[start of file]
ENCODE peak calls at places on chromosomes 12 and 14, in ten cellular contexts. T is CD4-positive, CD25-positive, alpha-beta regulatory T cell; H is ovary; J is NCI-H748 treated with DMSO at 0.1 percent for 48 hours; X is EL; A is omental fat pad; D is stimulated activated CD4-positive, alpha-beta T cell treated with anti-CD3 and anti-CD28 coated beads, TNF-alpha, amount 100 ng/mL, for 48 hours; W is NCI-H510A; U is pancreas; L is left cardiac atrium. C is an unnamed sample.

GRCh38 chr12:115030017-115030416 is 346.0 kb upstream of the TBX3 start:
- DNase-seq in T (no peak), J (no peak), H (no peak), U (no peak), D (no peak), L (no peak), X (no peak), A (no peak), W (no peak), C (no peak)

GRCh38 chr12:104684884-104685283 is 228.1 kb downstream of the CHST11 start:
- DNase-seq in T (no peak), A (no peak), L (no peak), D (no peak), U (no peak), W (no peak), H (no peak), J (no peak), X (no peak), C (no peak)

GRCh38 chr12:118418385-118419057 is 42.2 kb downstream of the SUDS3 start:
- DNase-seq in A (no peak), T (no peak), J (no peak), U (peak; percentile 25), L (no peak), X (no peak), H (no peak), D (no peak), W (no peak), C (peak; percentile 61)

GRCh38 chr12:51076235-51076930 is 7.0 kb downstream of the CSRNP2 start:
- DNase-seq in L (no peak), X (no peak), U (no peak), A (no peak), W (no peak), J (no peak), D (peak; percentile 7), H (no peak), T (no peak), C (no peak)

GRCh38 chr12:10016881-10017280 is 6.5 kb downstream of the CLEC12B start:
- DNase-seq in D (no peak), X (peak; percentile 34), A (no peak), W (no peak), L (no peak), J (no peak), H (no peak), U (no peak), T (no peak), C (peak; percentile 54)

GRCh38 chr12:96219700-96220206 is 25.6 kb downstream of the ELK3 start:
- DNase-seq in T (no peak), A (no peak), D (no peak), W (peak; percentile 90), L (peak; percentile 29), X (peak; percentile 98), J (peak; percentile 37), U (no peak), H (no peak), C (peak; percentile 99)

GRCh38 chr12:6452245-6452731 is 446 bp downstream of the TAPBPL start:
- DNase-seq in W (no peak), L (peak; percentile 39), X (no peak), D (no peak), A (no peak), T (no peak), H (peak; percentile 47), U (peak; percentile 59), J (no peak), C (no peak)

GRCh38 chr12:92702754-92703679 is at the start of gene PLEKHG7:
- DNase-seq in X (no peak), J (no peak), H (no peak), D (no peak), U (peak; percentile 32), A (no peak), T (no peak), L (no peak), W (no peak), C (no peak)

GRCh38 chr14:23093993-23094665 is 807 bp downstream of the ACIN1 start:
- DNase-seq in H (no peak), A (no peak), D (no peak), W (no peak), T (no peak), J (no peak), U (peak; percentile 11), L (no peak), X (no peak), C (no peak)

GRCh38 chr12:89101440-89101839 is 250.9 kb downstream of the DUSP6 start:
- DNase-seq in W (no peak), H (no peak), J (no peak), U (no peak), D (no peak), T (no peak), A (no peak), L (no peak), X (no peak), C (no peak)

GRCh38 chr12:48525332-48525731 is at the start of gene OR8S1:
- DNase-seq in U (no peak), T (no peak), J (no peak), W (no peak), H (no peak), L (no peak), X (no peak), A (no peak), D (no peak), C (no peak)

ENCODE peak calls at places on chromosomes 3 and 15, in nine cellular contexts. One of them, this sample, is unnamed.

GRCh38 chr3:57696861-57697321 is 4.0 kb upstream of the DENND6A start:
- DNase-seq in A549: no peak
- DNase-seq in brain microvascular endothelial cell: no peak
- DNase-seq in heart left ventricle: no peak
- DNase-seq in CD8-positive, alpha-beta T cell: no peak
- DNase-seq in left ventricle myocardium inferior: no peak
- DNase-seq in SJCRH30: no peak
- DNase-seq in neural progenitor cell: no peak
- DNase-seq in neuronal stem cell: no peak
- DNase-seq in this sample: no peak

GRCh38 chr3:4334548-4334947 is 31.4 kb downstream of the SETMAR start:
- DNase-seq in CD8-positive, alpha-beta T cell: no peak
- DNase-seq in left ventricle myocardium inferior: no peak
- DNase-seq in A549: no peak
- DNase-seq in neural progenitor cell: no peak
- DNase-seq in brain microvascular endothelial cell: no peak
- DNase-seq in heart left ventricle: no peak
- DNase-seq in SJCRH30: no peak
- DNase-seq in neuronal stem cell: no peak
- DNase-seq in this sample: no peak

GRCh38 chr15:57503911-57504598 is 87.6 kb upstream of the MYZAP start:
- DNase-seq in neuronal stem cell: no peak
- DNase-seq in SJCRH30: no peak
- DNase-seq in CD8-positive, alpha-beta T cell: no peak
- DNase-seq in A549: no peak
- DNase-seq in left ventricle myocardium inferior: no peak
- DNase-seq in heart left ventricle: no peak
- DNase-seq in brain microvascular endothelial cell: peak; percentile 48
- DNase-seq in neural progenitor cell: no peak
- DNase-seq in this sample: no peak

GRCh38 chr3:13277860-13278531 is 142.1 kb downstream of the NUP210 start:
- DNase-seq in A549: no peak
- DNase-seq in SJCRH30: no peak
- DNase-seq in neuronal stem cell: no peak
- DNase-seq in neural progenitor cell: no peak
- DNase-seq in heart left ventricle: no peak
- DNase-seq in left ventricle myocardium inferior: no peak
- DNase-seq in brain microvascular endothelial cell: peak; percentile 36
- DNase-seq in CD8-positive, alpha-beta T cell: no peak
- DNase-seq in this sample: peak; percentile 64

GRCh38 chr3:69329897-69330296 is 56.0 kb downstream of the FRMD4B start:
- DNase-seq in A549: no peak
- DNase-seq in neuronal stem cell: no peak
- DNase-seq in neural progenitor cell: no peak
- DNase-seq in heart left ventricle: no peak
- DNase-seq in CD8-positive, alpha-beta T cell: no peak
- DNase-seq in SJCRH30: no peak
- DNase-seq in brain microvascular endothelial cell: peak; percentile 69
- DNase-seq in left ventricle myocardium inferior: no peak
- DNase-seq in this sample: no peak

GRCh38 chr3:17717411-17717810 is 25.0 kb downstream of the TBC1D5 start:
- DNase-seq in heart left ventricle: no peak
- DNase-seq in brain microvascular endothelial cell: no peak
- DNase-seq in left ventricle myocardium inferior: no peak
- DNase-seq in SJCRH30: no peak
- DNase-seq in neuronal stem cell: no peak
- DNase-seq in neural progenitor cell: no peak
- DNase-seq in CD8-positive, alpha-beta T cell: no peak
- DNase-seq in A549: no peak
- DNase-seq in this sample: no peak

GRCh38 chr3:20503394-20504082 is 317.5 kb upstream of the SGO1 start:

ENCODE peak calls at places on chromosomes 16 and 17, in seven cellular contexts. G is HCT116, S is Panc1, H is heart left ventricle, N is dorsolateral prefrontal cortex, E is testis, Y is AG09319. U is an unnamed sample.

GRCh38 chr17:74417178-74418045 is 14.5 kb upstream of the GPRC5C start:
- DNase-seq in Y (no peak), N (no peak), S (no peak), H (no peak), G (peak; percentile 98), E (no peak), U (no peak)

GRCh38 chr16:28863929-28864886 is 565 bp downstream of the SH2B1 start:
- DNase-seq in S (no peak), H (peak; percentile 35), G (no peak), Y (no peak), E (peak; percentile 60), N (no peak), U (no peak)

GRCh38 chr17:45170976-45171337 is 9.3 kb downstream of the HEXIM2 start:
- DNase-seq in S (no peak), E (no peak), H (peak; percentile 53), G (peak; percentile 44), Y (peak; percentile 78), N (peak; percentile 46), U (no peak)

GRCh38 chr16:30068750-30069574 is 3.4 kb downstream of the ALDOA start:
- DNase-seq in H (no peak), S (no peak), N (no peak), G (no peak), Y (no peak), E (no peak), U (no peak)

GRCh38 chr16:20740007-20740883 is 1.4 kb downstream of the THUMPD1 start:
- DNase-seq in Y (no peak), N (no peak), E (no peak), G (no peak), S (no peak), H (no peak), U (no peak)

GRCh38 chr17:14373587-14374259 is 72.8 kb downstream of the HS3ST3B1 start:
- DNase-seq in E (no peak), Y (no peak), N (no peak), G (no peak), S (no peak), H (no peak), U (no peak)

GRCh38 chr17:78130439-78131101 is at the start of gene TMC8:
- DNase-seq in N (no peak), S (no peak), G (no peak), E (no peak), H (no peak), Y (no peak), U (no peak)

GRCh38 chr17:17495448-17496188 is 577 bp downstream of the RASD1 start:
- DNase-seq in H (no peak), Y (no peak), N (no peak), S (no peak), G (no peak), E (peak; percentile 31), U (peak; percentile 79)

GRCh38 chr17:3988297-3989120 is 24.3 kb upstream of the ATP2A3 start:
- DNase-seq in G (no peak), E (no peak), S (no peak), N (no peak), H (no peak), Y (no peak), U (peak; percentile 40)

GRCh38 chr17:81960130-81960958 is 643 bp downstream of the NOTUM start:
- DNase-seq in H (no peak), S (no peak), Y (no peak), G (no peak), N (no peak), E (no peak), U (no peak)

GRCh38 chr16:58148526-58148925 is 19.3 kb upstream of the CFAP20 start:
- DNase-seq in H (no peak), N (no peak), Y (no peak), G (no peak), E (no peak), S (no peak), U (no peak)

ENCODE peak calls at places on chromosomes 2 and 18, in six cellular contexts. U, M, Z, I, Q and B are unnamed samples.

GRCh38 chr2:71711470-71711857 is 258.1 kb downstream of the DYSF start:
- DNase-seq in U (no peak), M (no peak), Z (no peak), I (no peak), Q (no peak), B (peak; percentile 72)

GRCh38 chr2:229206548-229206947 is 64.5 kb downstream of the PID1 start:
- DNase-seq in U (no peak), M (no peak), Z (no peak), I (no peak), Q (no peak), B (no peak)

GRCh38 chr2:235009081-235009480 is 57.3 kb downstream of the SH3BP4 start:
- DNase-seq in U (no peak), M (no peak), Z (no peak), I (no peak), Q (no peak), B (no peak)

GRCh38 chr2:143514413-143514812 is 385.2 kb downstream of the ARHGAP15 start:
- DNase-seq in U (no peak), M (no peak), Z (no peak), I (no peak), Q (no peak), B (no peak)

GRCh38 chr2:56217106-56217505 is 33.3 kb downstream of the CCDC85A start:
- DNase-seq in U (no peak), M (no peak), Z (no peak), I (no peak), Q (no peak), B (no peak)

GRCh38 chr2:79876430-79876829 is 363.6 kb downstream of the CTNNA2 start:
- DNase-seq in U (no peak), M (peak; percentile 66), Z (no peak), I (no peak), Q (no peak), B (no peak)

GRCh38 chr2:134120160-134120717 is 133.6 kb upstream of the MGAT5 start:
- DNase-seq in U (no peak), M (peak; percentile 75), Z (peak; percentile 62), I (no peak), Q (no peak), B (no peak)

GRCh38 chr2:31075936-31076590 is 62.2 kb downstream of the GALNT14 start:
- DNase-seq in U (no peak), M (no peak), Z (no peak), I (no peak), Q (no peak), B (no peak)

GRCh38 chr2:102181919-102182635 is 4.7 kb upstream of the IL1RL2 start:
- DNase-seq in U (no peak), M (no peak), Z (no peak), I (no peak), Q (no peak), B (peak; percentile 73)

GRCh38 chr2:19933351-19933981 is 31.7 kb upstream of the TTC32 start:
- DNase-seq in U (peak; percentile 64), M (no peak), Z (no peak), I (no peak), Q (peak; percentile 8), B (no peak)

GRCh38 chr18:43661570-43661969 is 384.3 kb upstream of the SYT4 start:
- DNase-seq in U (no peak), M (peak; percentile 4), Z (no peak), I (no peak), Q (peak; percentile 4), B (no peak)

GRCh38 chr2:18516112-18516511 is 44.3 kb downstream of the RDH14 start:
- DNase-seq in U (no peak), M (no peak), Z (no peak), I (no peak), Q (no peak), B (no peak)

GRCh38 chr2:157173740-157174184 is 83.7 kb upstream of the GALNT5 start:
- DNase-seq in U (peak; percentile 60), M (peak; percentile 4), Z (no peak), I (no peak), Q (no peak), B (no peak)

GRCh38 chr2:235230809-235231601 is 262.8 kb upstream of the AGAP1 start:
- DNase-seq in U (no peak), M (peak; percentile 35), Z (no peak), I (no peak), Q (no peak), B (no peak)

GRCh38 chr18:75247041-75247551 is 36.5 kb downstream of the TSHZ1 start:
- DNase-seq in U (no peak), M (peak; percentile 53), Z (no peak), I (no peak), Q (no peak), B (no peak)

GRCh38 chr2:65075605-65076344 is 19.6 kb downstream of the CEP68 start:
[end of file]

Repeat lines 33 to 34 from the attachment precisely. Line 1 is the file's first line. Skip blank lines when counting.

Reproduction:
- DNase-seq in neuronal stem cell: no peak
- DNase-seq in this sample: no peak